Faithlife Sermons

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After at least six thousand years of human history, one would think that the world would get tired of bothering Christians.
Who knows how many world leaders have tried to trample the faith into the dust only to suffer God’s righteous judgment themselves?
Satan assumes that, since he got his foot in the door when Adam sinned, that gives him the right to harass the church from then on.
Yet, the church continues to advance in its mission of calling men and women to faith in the Lord Jesus Christ.
In the book of Nehemiah, Sanballat and Tobiah are the world’s ambassadors of persecution.
It is they who, by mockery, threats and building a coalition of the surrounding nations, sought to prevent the Jews from rebuilding the wall of Jerusalem after it had been destroyed by Nebuchadnezzar and had lain in ruins for almost a century and a half.
By the time we come to chapter 6, the wall was almost done.
All the breaches had been closed in and secured.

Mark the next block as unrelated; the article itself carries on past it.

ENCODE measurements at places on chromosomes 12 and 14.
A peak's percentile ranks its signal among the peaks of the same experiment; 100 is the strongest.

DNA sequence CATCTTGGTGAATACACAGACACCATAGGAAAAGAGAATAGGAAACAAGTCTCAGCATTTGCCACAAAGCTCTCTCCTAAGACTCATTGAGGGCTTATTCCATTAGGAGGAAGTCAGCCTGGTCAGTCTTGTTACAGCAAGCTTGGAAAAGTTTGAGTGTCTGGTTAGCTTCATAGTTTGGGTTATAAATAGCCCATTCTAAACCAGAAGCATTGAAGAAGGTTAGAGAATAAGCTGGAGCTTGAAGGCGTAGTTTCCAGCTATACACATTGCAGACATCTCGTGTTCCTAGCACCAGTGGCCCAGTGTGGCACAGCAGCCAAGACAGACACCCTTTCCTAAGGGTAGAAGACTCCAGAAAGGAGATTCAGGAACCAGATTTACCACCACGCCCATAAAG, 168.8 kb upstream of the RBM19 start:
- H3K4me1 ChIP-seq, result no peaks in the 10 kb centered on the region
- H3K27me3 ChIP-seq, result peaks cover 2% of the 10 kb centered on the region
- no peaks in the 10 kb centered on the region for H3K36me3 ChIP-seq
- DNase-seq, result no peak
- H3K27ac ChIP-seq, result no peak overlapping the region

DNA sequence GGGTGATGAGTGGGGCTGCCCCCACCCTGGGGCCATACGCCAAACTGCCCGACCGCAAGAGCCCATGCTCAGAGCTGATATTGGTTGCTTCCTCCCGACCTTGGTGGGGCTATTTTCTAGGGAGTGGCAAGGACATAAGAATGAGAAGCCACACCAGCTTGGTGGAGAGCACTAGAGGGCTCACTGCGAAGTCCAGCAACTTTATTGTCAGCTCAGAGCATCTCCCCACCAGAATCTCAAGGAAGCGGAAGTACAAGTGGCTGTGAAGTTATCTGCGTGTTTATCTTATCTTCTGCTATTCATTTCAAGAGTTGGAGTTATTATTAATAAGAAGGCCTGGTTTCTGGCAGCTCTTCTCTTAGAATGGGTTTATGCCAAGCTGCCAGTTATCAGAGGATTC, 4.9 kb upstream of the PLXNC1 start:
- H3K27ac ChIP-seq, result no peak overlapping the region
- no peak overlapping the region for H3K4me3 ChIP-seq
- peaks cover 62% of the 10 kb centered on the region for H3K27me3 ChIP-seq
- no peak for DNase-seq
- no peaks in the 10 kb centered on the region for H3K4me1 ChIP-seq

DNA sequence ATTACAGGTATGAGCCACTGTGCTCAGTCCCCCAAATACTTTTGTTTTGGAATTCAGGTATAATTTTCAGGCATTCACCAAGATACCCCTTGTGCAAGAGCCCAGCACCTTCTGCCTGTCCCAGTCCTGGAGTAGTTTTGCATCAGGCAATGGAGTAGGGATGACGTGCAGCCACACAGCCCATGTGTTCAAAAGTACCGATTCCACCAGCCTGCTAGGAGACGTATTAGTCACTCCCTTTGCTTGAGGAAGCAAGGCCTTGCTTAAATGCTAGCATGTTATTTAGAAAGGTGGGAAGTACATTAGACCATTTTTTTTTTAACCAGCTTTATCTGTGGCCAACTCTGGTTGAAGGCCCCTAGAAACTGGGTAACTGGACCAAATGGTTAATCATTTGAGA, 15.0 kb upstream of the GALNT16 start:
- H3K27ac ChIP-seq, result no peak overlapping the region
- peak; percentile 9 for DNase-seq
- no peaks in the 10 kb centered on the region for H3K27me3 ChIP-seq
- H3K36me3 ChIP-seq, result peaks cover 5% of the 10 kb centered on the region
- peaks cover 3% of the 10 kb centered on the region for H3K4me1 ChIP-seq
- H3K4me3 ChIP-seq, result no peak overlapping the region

The only thing left was to hang the gates.
This took a little bit longer than the wall itself because the gates had to be covered with metal to protect them against fire in case of a siege.
But the fact that the wall was almost done did not discourage God’s enemies.
To the contrary, it encouraged it.
Sanballat and Tobiah had made it their business to destroy the wall, and they refused to give up until the rebuilding of the wall stopped completely forever.
This time they chose to use new tactics, focusing their animosity more toward Nehemiah than anything else.
The had to prevent Nehemiah’s success at all costs.
“Let’s Be Friends”
The first strategy that Sanballat and Geshem employed, which we find in verse 2, was to convince Nehemiah that they were really his friends.
They invited him to a truce, claiming that they could leave the past behind and establish a new friendship.
They even agreed to meet in /one of the villages in the plain of Ono/, which was located in Benjamin’s territory just across the border of Samaria.
They wanted to show, in other words, that they were willing to meet him part way.
But Sanballat and Geshem were really using one of the oldest tricks in the world.
Remember how the serpent deceived Eve in the Garden of Eden?
He convinced her that God really wasn’t her friend, since he was supposedly withholding the fact that eating the forbidden fruit would open her eyes so that she would become like God, knowing good and evil.
The implication here is that the serpent was her friend since he was cluing her in to God’s little secret.